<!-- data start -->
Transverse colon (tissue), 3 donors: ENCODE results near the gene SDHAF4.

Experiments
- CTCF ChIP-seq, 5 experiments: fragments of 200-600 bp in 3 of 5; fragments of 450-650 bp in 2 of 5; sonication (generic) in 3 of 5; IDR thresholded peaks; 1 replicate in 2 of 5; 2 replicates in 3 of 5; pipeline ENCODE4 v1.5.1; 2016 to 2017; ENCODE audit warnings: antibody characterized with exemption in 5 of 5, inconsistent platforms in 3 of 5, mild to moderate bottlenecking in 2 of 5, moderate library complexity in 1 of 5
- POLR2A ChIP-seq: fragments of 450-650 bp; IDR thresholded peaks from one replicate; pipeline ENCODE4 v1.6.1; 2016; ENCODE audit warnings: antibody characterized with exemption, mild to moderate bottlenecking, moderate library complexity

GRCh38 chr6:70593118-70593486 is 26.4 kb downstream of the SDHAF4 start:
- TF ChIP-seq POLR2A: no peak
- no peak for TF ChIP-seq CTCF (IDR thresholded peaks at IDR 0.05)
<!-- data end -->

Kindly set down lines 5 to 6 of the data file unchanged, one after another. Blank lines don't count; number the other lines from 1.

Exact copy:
GRCh38 chr6:70593118-70593486 is 26.4 kb downstream of the SDHAF4 start:
- TF ChIP-seq POLR2A: no peak